It is a simple concept for me to see now. My grasping at the other shore and all my effort to cross to the shore of enlightenment is the very thing that puts the other shore on the other side. With the desire to cross I will constantly be moving along from shore to shore like a horse following a carrot. Practice and enlightenment are present right here on this shore and practice the expression of awakening. Limitless potential for awakening is on this shore. the more I struggle to reach the other shore, the farther the other shore becomes. It is like struggling against a current. When we are tired, we let it carry us to the ocean. 

That being said, I'm just a dumb novice. I am, however, very grateful to Shumyo Kojima Sensei for his guidance, generosity, and compassionate patience with us practicing at Zenshuji for


 Roku Jizo (6 Jizo) at Zenshuji temple. 

Roku Jizo (6 Jizo) at Zenshuji temple. 

Learning from samu

The other day I was working in the Zendo to repair our tan (platform for meditation).  One of the boards that was holding one together was loose and wasn't safe to sit on. I talked to my teacher and asked if we should lower the tan to just above floor level and was told it would be possible to do so. I went ahead and took out the wood from the shed and set about completely reorganizing the zendo.

It is really hot in our zendo and we don't have air conditioning, like many places here in Southern California, so sitting in our robes is sweaty, working is sweaty, and eating is sweaty. As I was moving all the tatami mats and platforms I was working up a sweat and felt like I was working hard and building a space to practice Dharma and I was so set on how great this was going to be and how proud of this work I will be. 

I would put the tatami over here, the narashimono (instruments for chanting) over there, I could put the rack for oryoki eating bowls over here, and everything will be so aesthetically pleasing. It will look so much better this way.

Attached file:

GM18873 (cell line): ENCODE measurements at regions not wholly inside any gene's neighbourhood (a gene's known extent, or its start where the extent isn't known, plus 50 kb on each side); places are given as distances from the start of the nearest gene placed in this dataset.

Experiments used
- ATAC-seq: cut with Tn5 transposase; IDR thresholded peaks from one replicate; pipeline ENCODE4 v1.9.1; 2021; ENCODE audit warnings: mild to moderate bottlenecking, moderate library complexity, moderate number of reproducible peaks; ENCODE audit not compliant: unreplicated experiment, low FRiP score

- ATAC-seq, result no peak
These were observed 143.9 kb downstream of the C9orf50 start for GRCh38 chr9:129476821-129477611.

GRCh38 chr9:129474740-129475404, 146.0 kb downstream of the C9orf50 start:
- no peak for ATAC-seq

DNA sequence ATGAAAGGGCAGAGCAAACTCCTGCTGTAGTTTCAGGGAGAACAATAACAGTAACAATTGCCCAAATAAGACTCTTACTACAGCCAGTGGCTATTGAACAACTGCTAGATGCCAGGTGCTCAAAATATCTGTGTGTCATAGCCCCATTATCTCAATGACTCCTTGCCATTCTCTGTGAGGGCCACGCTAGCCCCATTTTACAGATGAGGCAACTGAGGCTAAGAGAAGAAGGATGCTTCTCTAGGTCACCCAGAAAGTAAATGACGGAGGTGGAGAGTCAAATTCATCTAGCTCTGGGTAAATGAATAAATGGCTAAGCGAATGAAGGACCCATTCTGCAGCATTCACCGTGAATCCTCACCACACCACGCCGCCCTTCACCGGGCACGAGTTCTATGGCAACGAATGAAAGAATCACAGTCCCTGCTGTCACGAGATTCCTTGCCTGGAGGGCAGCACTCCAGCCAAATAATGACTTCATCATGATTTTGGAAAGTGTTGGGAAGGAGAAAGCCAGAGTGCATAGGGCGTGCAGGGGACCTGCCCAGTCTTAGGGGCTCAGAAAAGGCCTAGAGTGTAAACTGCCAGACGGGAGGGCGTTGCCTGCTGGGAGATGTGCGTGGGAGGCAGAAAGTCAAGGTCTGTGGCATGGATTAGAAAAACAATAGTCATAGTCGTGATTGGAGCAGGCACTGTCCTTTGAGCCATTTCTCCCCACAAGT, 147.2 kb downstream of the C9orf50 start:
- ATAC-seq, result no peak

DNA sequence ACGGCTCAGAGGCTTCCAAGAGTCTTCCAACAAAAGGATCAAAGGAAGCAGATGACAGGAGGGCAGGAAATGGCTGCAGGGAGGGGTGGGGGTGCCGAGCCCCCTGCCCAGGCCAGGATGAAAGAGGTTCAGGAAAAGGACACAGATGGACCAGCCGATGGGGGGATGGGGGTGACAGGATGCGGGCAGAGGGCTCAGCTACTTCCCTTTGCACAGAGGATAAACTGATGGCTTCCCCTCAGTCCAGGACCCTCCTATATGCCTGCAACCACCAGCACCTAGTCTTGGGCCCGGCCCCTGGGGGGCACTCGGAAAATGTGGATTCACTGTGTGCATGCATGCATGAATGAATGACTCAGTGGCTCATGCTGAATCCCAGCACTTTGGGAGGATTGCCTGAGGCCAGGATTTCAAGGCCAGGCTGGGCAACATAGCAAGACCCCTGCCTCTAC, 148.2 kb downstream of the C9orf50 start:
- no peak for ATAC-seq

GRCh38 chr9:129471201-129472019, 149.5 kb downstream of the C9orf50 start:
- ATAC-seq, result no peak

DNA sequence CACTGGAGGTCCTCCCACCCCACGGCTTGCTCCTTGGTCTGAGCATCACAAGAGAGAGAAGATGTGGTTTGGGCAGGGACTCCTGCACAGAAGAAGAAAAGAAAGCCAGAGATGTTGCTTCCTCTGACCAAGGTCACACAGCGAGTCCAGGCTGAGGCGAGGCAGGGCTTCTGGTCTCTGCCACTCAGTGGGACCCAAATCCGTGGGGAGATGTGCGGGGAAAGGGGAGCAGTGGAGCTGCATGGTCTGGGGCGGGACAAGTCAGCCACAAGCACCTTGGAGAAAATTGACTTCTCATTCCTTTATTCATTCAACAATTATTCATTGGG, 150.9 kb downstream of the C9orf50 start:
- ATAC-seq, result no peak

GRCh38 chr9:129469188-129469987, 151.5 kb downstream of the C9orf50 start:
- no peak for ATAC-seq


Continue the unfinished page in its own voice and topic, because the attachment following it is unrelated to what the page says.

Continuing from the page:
When I was finished I called my teacher and told him when he arrives at the zendo to let me know what he thought. I knew how great it looked and figured he would be so excited to see how much work I had done and how great it looked in there. I guess I was expecting a type of pat on the back and a "great job"!

When Sensei called me I was pretty surprised. He told me he could tell how much work I had done and that he really appreciated my dedication and it had shown from the work that I had done. This was it, I thought here comes the praise!  "That being said... there are a couple of issues with how it is set up". He told me why things were set up the way they were and that tables were needed on the other side of the tan for eating, etc. 

I was a little disappointed. This wasn't the response I was hoping for. I had done such a great job and surely the way I did things was the best right?  

...And then it hit me. Sensei was teaching me something and I immediately felt embarrassed about how little my practice was working on me. I was doing all this work to get a prize. To get a great big "Well done"! I thought to myself all the work I did and we have to change things so what was the point of doing all that work. 

I'm such an arrogant fool. Praise for all the work we do in life means very little when we are on our death bed. I'm going to die and I don't get to take any of the praise for a job well done with me. I was doing all this for the wrong reason. "Why do the dishes if we are just going to die"? Because they need to be done and we are alive to do it. Well, how best should I do the dishes then?

I feel that from this situation I have been able to reflect on the fact that I don't know best. I am learning and that means following, not being the leader, not knowing/ being the best, and listening with all my being. Learning means taking what is given and using it to deepen my intention to practice.

This situation reminded me of what I was like as a child with regard to food. I was such a picky eater. It didn't matter what way the food was prepared, how much hard work and sacrifice when into cooking and selecting the ingredients. It didn't matter that all that we had in our home was being offered to me to sustain my life. I did not like vegetables. No matter how nutritious or important it was for me to eat this food I would only pick the parts I liked and hide, or threw away everything else. Essentially, this was what I was doing with the way that I was being shown in the zendo. I will take what I want and change everything else that I don't like, or that I think should be different. How arrogant of me.

I vow to renew my effort for practicing the Dharma and learning the way because I don't know best. I need my teacher's help.

Thank you Sensei!

先生 ほんとうに 心から ありがとうございます